[Editor’s Note: The following article contains spoilers for “The Lord of the Rings: The Rings of Power” Season 1 finale, “Alloyed.”]
There were a few cards that “The Lord of the Rings: The Rings of Power” hadn’t really played yet. It’s a show that has largely stayed strong on its own merits, even when tossing in some nods to the entry point that a majority of viewers are most familiar with.
On some level, the identities of Sauron and Stranger were going to consume everything else in this season finale like a supernova. That’s partly due to the slow-plays and misdirects that have been built into the season to this point, and it’s also a symptom of how genre TV gets absorbed now. Regardless of the reason, “Rings of Power” was a little less coy at the close of Season 1.
As anyone looking to dissect the finale has no doubt seen by now, “Alloyed” ripped off the Sauron mask with a wry smile. A cold open fakeout pointed three witchy fingers at the guy who came crashing down on a meteor. But as Galadriel finds out in a streamside confrontation not too far from the forges where those Rings of Power are being made, the real Sauron was the friends we pulled out of the sea along the way. Halbrand (Charlie Vickers) isn’t in search of repairing some broken line of kings. He’s the Dark Lord looking to rule them all.
It’s curious that both of the finale’s big character reveals take place in altered realities. Halbrand (Sauron? Saubrand? Halron?) toys with Galadriel’s consciousness, porting into her memories to sway her to his cause. In one of the more sinister proposals in this or any other universe, he shows her the prospect of them commanding the darkness together. And he uses some memorable language to do so.
The phrase “stronger than the foundations of the Earth” is enough to set off a totalitarian alarm bell or five, and it’s also a direct nod to one of the more striking moments in the 2000s film trilogy, when Galadriel herself echoes those same words. That specific phrase is taken directly from Tolkien, and “Rings of Power” goes a step further by adding in some extra phrasing (“fair as the Sea and the Sun”) that Fran Walsh, Philippa Boyens and Peter Jackson chose to reword in their version of the Frodo-Galadriel temptation sequence. That handshake between adaptations and source material, coupled with the way that director Wayne Che Yip helps bring to life those quasi-dream sequences, is a key middle ground that the show can take advantage of going forward.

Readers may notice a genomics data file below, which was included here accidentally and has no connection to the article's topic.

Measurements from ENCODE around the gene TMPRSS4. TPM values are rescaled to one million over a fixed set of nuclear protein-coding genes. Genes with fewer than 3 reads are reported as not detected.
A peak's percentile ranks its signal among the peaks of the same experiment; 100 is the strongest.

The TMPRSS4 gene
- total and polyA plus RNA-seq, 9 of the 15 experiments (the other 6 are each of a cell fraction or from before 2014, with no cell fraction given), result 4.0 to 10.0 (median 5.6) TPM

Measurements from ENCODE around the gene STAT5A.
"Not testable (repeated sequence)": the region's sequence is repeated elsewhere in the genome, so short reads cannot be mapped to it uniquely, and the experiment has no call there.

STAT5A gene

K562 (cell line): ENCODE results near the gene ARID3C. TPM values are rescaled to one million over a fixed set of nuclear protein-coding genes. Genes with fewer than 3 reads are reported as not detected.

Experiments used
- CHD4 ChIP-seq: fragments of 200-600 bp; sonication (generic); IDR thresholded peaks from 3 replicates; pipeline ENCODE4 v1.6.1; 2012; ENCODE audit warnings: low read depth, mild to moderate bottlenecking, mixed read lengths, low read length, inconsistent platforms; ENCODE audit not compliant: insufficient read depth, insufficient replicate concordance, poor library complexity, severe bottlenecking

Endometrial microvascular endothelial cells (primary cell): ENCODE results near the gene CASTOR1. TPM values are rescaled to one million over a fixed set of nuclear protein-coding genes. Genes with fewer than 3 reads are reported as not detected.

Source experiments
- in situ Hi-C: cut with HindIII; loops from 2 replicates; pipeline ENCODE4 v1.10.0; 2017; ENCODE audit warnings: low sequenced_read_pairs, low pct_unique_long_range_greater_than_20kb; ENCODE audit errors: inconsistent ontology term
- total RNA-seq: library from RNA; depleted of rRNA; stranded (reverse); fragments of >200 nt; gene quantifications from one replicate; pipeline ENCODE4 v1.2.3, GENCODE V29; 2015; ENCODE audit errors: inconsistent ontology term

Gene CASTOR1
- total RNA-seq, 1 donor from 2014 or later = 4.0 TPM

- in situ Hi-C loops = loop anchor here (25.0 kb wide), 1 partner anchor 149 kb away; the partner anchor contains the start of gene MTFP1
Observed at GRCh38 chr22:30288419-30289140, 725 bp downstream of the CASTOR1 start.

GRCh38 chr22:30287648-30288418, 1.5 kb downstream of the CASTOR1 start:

Ben Rothstein/Prime Video
It’s a tactic the show used for its other season-capping explanation. It didn’t take long after The Stranger (Daniel Weyman) did a bit of palm whispering for folks to assume that this tall gangly miracle-maker dressed in grey was our old pal Gandalf. “Rings of Power” stops just short of using that name explicitly, but it was another film trilogy nod that sealed the deal. His final words (“When in doubt….follow your nose”) to Nori Brandyfoot (Markella Kavenagh) are a mirror of ones spoken to another smaller traveling companion while stuck in Moria.
Weyman had a few episodes’ worth of screen time to really play with the physicality of The Stranger. Now, with a much fuller ability to speak, he’s leaning into the Gandalfian cadence of the words, not just in the lines said by the last guy who played the character. Yet, it’s still not outright mimicking. There’s a kind of origin story leeway that will give Weyman room to find his own spin on the Istari.
The two reveals will dominate discussion of the season — how effective they were and whether they do enough to build sustainable momentum for a show with broader ambitions — but they also help to emphasize the elements of this episode that were its own creation. Being atomized into glowing butterflies probably doesn’t bode well for the trio in search of The Stranger. In a show with fairly defined lines between the Light and the Dark, this season benefited from having three agents of chaos who seemed capable of having one foot on each side. Characters made specifically for the series, they were maybe the best illustration of how these individuals are defined by what they do with the power they have.
So on some level, it will be sad if those three were essentially sacrificed as part of a Gandalf-based identity trial. It was the force that balanced out the quick glimpses of the Balrog and the presence of Isildur and everything that “Rings of Power” included to show that this wasn’t a completely disconnected story in this world. We’ll have to wait a while to see what Season 2 brings, but the show is definitely at a point now where the Tolkien connective tissue is more text than subtext.
“The Lord of the Rings: The Rings of Power” Season 1 is now available to stream on Prime Video.